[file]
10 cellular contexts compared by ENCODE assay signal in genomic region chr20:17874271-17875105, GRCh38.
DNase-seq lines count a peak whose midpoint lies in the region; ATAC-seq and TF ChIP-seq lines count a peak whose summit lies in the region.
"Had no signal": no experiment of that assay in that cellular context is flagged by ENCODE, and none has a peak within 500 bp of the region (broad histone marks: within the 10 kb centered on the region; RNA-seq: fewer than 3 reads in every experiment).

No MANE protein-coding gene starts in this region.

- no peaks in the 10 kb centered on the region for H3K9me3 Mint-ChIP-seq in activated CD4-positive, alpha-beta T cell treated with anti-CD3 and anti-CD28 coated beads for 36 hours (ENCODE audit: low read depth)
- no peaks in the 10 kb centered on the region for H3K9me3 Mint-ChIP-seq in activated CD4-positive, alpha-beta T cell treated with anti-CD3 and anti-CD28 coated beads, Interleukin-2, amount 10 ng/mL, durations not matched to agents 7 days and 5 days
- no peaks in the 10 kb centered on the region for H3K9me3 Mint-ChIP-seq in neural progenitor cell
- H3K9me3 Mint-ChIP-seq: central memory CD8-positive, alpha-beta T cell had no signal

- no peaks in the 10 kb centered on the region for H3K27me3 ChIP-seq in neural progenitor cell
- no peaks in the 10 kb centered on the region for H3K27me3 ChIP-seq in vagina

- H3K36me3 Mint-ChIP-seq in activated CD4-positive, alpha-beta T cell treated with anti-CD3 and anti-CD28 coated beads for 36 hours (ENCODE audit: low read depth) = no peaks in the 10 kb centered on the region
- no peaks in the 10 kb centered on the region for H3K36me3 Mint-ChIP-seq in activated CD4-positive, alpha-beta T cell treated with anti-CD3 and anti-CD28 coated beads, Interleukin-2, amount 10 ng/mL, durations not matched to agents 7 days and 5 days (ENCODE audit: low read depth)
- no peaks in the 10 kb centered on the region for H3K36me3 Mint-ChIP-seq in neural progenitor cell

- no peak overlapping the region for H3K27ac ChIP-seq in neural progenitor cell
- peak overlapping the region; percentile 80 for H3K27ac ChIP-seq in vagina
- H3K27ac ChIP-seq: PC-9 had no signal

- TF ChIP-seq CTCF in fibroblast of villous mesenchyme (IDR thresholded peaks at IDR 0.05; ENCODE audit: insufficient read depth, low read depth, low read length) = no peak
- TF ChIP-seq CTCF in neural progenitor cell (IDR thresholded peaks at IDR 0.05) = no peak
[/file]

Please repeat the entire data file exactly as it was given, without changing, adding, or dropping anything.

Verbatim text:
10 cellular contexts compared by ENCODE assay signal in genomic region chr20:17874271-17875105, GRCh38.
DNase-seq lines count a peak whose midpoint lies in the region; ATAC-seq and TF ChIP-seq lines count a peak whose summit lies in the region.
"Had no signal": no experiment of that assay in that cellular context is flagged by ENCODE, and none has a peak within 500 bp of the region (broad histone marks: within the 10 kb centered on the region; RNA-seq: fewer than 3 reads in every experiment).

No MANE protein-coding gene starts in this region.

- no peaks in the 10 kb centered on the region for H3K9me3 Mint-ChIP-seq in activated CD4-positive, alpha-beta T cell treated with anti-CD3 and anti-CD28 coated beads for 36 hours (ENCODE audit: low read depth)
- no peaks in the 10 kb centered on the region for H3K9me3 Mint-ChIP-seq in activated CD4-positive, alpha-beta T cell treated with anti-CD3 and anti-CD28 coated beads, Interleukin-2, amount 10 ng/mL, durations not matched to agents 7 days and 5 days
- no peaks in the 10 kb centered on the region for H3K9me3 Mint-ChIP-seq in neural progenitor cell
- H3K9me3 Mint-ChIP-seq: central memory CD8-positive, alpha-beta T cell had no signal

- no peaks in the 10 kb centered on the region for H3K27me3 ChIP-seq in neural progenitor cell
- no peaks in the 10 kb centered on the region for H3K27me3 ChIP-seq in vagina

- H3K36me3 Mint-ChIP-seq in activated CD4-positive, alpha-beta T cell treated with anti-CD3 and anti-CD28 coated beads for 36 hours (ENCODE audit: low read depth) = no peaks in the 10 kb centered on the region
- no peaks in the 10 kb centered on the region for H3K36me3 Mint-ChIP-seq in activated CD4-positive, alpha-beta T cell treated with anti-CD3 and anti-CD28 coated beads, Interleukin-2, amount 10 ng/mL, durations not matched to agents 7 days and 5 days (ENCODE audit: low read depth)
- no peaks in the 10 kb centered on the region for H3K36me3 Mint-ChIP-seq in neural progenitor cell

- no peak overlapping the region for H3K27ac ChIP-seq in neural progenitor cell
- peak overlapping the region; percentile 80 for H3K27ac ChIP-seq in vagina
- H3K27ac ChIP-seq: PC-9 had no signal

- TF ChIP-seq CTCF in fibroblast of villous mesenchyme (IDR thresholded peaks at IDR 0.05; ENCODE audit: insufficient read depth, low read depth, low read length) = no peak
- TF ChIP-seq CTCF in neural progenitor cell (IDR thresholded peaks at IDR 0.05) = no peak